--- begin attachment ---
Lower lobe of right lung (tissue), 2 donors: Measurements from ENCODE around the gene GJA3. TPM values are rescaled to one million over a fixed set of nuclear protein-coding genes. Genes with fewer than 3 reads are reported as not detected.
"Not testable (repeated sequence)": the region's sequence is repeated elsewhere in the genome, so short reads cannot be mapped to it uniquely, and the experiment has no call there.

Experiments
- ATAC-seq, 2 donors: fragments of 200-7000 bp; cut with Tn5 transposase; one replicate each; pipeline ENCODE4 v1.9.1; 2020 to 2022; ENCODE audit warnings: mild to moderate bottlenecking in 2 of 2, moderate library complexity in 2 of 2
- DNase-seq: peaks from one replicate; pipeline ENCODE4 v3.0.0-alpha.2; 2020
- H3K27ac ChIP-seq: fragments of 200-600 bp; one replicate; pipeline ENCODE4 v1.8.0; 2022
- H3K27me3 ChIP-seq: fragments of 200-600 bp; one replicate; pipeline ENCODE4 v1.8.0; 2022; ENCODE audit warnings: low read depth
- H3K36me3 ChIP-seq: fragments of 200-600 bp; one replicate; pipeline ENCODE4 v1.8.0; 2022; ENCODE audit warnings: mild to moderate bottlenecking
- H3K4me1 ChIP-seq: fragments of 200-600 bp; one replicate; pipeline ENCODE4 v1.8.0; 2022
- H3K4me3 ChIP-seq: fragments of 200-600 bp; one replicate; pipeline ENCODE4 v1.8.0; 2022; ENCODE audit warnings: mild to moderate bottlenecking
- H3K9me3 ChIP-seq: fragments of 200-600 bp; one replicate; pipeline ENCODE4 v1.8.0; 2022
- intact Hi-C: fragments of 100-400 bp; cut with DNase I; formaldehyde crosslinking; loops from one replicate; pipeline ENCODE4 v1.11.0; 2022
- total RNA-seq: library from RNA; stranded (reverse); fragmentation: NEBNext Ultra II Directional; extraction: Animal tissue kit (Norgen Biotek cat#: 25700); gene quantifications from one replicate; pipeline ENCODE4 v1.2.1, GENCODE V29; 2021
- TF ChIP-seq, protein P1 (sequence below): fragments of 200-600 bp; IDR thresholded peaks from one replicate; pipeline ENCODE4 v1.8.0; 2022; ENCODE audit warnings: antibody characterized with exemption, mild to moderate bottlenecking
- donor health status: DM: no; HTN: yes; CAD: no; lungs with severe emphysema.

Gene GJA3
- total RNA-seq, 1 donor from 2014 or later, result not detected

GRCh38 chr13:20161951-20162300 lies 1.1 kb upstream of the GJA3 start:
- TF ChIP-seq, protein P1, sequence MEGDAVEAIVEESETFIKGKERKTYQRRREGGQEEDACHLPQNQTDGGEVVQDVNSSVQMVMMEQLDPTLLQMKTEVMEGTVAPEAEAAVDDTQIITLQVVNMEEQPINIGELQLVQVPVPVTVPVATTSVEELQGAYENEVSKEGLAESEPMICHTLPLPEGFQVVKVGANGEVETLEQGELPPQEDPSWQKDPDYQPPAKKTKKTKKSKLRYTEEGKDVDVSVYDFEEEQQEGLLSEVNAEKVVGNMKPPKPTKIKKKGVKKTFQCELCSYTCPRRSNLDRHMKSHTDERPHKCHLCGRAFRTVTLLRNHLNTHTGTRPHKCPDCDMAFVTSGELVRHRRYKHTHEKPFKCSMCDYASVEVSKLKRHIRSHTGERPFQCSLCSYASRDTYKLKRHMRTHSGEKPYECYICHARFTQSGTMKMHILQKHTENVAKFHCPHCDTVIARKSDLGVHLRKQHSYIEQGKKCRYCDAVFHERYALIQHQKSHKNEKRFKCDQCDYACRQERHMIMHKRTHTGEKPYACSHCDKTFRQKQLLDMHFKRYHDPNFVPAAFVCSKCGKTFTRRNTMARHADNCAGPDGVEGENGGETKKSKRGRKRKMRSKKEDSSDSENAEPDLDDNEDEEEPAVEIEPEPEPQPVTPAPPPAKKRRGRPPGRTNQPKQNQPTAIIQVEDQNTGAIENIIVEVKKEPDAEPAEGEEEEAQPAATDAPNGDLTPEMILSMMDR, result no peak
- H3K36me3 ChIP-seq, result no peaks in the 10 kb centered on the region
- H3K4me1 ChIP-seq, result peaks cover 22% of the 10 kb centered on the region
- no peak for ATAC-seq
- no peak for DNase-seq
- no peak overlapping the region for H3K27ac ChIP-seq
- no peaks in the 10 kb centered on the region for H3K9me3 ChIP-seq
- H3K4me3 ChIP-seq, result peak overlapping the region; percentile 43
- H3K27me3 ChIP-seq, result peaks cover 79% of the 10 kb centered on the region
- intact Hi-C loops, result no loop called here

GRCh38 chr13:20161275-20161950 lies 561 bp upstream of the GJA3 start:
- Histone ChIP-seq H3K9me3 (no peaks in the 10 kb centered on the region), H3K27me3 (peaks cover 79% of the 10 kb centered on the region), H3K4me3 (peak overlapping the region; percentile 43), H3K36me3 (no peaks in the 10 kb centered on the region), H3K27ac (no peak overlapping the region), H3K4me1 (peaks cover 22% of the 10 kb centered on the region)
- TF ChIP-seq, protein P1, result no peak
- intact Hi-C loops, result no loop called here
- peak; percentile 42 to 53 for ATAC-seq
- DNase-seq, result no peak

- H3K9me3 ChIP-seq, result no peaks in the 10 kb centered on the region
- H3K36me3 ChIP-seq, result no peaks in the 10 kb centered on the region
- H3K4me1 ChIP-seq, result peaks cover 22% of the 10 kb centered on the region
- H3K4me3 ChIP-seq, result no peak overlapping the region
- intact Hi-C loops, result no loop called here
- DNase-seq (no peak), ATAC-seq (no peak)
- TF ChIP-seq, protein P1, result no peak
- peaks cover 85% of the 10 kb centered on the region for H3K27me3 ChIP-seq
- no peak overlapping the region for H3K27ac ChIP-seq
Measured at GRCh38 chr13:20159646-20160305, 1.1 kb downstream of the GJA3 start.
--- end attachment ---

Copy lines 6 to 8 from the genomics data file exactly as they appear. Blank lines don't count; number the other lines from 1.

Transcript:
- H3K27ac ChIP-seq: fragments of 200-600 bp; one replicate; pipeline ENCODE4 v1.8.0; 2022
- H3K27me3 ChIP-seq: fragments of 200-600 bp; one replicate; pipeline ENCODE4 v1.8.0; 2022; ENCODE audit warnings: low read depth
- H3K36me3 ChIP-seq: fragments of 200-600 bp; one replicate; pipeline ENCODE4 v1.8.0; 2022; ENCODE audit warnings: mild to moderate bottlenecking